After returning to the US he ran a yeshiva for children from the former Soviet Union.
Eventually he was cut off from pulpit positions because of his reputation. He was also induced to resign from the Rabbinical Council of America (RCA) in 2003 and the Rabbinical Board of Queens (Vaad Harabonim) rather than face charges according to a report in the Jewish Week (NY) in 2010.
Nevertheless he presents himself as a rabbi, a marriage counselor and a convener of his own rabbinical court (though no other rabbis are listed by name). Stories of his attempts to use these roles to sexually exploit women are widespread on the grapevine.
Approximately ten years ago, Rabbi Yosef Blau, the senior spiritual advisor at the Yeshiva University seminary, publicly declared:
Ephrayim Bryks has become a rabbinic marriage counselor. The term marriage counselor or life coach can be used by anyone. He is not the only “rabbi” suspected of sexual abuse using one of these titles to access vulnerable individuals or couples both here and in Israel. Consulting actual professionals is expensive and unless the community publicly warns against going to these charlatans (often worse) many innocents will continue to be hurt.
Rabbi Blau confirmed to me that he still stands by that position in emails and discussions over the last 3 months.
Malky Wigder posted (6/10/18) on Facebook this description of his sex harassment and behavior after he offered her free help in dealing with a rabbinical court in connection with her divorce. With her consent I am posting her full account.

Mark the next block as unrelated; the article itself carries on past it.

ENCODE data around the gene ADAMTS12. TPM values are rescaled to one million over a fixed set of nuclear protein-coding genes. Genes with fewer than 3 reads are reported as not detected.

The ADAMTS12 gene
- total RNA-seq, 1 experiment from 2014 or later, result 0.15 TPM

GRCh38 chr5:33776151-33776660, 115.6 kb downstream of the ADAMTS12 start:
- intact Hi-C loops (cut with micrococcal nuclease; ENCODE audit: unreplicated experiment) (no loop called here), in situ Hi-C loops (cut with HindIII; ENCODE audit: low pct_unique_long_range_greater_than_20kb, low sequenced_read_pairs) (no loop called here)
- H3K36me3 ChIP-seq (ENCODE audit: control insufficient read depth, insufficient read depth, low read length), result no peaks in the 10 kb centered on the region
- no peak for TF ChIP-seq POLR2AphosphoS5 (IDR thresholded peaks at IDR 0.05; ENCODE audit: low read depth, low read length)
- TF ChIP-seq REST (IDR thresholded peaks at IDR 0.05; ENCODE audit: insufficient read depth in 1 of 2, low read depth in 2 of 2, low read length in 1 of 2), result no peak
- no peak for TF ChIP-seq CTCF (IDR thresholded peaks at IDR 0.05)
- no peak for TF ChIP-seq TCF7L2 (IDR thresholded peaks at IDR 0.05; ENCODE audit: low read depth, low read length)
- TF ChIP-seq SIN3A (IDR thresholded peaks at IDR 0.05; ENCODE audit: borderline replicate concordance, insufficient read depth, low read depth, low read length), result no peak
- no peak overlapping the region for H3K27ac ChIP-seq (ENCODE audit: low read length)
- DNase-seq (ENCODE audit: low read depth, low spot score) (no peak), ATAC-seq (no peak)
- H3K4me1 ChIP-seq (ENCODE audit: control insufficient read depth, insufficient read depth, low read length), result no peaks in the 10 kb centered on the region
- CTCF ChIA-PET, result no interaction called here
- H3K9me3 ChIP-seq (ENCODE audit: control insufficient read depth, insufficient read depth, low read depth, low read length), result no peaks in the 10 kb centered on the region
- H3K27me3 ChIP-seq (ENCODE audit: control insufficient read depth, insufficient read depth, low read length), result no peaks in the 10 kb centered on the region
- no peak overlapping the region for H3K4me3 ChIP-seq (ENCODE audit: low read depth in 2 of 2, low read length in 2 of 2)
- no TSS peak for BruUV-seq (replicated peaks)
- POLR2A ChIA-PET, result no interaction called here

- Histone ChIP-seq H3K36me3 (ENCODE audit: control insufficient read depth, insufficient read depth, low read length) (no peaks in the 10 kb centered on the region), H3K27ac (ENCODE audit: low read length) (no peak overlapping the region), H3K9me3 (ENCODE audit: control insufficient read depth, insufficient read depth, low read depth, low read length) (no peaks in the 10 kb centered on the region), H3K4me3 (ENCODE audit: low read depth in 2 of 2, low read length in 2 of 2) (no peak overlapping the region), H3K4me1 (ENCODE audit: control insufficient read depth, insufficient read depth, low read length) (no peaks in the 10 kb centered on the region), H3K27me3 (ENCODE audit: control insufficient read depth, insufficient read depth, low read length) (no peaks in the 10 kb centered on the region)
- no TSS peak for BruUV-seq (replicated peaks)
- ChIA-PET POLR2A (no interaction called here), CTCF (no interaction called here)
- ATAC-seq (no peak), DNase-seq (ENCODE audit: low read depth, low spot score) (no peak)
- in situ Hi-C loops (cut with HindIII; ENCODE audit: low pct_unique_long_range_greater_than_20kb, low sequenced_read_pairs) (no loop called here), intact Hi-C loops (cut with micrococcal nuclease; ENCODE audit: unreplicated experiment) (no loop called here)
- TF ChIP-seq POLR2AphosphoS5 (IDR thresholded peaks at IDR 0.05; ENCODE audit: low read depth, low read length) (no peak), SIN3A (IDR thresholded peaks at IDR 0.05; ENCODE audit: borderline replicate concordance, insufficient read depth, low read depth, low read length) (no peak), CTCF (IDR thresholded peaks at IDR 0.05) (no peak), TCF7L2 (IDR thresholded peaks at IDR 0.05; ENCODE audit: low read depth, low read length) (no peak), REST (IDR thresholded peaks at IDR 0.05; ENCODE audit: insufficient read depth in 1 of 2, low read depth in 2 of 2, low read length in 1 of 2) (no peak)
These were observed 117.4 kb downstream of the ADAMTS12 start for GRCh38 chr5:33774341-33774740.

Malky Wigder’s Account
About a year after my divorce, my ex-husband summoned me to bais din [rabbinical court] (a pattern of court-bais din- rinse-repeat that lasted for about a decade). I couldn’t afford a toen [rabbinic court lawyer], which is why I had been stuck with an atrociously unfair and unenforceable separation agreement in the first place. At that time I somehow got in touch with an attorney who was doing pro bono work for women in need of a get [religious divorce]. She referred me to a toen whom she recommended highly, and indicated he sometimes reduced his fees for single moms. I reached out to him, and he said that in my case, he would waive the fee altogether. We agreed that he would pick me up from my home to appear in front of Bais Din.
His name was Ephraim Bryks.
On the day of the hearing, as I was getting into his car, out of habit I went to sit in the backseat, as I always would with an unrelated male driver. He told me he wasn’t a Chossid and I should go sit in the front. That must be normal for more modern people, I surmised, and complied (compliance was a lifelong habit I had yet to kick).
As we drove to the bais din, he said something strange. “Let’s make a deal,” he proposed. “I won’t believe anything they say about you, and you won’t believe anything they say about me.” RED FLAG RED FLAG! Well… not to naive, innocent, twenty-eight year old me. I didn’t even wonder what they might be saying about him. I knew my ex was going around saying I went to “bad places,” and when pressed he admitted it was the Lakewood Public Library. So I wasn’t too concerned. Continue reading
Rabbi Yosef Blau, Mashgiach Ruchani (Senior Spiritual Advisor) at the seminary of Yeshiva University issued this advisory about Rabbi Ephraim Bryks of Kew Gardens, Queens, NY. Continue reading